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Bowling For Soup fails at covering the hits

(Photo courtesy of Punkeando!) “Bowling For Soup fails profoundly in their attempt of covering an array of hit songs from other artists.”

Riley Fontana
Connector Editor

Texas pop-punk band Bowling For Soup released their new album “Don’t Mind If We Do” in early April. The album consists entirely of covers of other artists’ songs. Lacking passion, as most cover albums do, this newest record is easily skippable in the band’s discography. The band has several well-received original albums, so a cover album was not their smartest choice.  

The opening song is titled “Hey, Mario” and it’s a hate ballad for the famous Nintendo character. The singer seems to absolutely hate Mario and the way he keeps trying to save Princess Peach, who clearly doesn’t want him. The song, originally performed by Patent Pending, contains none of the original hyper-pop feels trading in the bouncy Mario sounds for the heavier pop-punk guitars.  

The next song they cover is Miley Cyrus’s “Flowers”. The band originally released the cover in February. They once again destroy what the original song holds. The breakup song by Cyrus held deep and earnest emotion, that Bowling for Soup simply cannot replicate. They speed the song up slightly to keep up with their regular sound. The song falls entirely flat and emotionless and feels like a cash grab off of Cyrus’s success.  

They also tried their hand at covering Eagles with “Already Gone”. Bowling for Soup lead singer, Jaret Reddick does not have the chops needed for the melodies of the classic rock hit. His gravely voice does not lend itself to the smooth melody of the song. The song lacks everything that the original holds, creating a lackluster rendition. It falls in with the uninspired versions of every other song on the album.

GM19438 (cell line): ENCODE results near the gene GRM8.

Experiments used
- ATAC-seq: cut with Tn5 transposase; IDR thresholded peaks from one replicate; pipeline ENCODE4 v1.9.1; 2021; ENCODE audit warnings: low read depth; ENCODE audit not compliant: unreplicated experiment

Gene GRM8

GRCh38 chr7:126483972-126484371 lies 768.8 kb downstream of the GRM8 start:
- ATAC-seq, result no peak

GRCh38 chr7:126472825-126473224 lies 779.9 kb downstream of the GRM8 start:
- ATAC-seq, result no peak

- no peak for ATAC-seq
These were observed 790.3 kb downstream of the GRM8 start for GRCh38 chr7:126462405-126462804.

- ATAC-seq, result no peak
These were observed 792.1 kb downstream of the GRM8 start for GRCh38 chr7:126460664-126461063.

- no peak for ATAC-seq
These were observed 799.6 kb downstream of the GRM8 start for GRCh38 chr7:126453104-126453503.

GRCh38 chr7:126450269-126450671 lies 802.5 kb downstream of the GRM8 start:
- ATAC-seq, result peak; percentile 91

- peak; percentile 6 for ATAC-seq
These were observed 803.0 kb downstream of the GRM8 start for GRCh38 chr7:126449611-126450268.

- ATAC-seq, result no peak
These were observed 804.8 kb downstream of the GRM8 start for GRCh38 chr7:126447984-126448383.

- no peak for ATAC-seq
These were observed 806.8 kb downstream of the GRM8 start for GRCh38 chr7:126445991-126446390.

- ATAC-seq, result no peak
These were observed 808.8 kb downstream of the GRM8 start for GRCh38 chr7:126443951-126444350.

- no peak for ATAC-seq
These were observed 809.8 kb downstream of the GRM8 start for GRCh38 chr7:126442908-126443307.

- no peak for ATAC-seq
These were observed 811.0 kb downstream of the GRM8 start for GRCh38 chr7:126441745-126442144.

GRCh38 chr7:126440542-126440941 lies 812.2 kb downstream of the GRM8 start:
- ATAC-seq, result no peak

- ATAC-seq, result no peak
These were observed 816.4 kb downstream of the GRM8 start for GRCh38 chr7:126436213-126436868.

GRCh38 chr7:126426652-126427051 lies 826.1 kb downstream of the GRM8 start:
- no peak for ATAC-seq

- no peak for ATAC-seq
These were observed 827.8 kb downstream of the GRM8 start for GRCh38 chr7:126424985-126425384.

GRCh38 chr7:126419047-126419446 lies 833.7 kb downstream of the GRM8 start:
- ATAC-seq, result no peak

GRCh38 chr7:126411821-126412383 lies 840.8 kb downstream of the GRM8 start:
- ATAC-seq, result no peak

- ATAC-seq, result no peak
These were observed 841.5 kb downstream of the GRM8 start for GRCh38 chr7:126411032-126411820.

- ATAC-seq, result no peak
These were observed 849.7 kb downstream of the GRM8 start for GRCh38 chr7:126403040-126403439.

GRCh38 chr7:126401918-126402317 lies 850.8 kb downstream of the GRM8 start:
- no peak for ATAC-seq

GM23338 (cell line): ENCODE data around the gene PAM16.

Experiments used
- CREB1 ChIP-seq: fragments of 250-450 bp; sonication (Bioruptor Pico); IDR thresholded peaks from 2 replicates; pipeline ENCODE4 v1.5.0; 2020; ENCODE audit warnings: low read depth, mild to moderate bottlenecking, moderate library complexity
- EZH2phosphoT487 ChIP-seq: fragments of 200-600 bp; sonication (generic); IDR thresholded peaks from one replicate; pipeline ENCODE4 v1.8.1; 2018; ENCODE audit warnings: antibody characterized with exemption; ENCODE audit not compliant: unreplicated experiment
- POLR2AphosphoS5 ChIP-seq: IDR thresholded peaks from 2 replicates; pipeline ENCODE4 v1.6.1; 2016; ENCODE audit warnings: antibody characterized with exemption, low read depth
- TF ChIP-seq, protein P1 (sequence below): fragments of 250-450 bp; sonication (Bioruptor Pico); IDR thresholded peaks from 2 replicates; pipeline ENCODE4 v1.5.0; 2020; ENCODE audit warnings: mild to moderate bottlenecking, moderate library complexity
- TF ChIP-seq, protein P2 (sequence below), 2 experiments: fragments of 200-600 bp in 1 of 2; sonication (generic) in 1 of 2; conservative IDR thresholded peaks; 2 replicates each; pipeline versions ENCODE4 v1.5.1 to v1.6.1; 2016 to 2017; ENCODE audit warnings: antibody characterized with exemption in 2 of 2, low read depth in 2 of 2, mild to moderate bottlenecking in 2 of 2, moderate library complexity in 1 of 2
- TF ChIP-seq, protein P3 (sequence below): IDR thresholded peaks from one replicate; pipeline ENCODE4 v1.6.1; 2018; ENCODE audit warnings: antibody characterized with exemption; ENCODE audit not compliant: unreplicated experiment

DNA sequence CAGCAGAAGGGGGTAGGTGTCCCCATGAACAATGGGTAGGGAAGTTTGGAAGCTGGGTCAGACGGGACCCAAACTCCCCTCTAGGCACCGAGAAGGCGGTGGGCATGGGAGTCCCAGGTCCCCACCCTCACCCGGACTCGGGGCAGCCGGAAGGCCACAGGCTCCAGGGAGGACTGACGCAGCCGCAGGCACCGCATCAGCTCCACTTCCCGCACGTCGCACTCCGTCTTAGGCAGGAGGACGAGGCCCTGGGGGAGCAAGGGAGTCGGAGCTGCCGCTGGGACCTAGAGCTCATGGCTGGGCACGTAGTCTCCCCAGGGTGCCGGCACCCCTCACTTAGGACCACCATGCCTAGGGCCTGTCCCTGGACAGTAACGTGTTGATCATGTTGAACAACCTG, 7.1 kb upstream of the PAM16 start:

Perhaps the best rendition on the album is the cover of Blue October’s “HRSA” because of Blue October’s punk roots, Bowling for Soup was able to replicate the sound fairly well. They are not trying to influence the song with their own sound, they are just adding a small spin to it.  

Another stand-out song is their version of The Bellamy Brothers’ “Let Your Love Flow”. Here Reddick’s gravel-y voice lends itself well to the love song. The faster pop-punk take on the song doesn’t ruin the song at all and actually gives a good original spin to the song. It feels like an ode to the original, rather than Bowling for Soup’s ill-advised attempt to make the song their own the most of the album is.  

Like most cover albums Bowling for Soup’s “Don’t Mind If We Do” takes good songs, and makes them bad. Adding nothing to the songs except underwhelming vocals and an overdone pop-punk sound. The album adds nothing to the band’s reputation, except a stain. The best parts of the album are the cameos on some songs from Hanson and 10K.Cassh. The album fails to do what cover albums should do: offer good new takes on songs. This album feels like a starter band in their garage attempting to find their footing, not the work of a well renowned band already established in their scene.  

Overall Grade: D 

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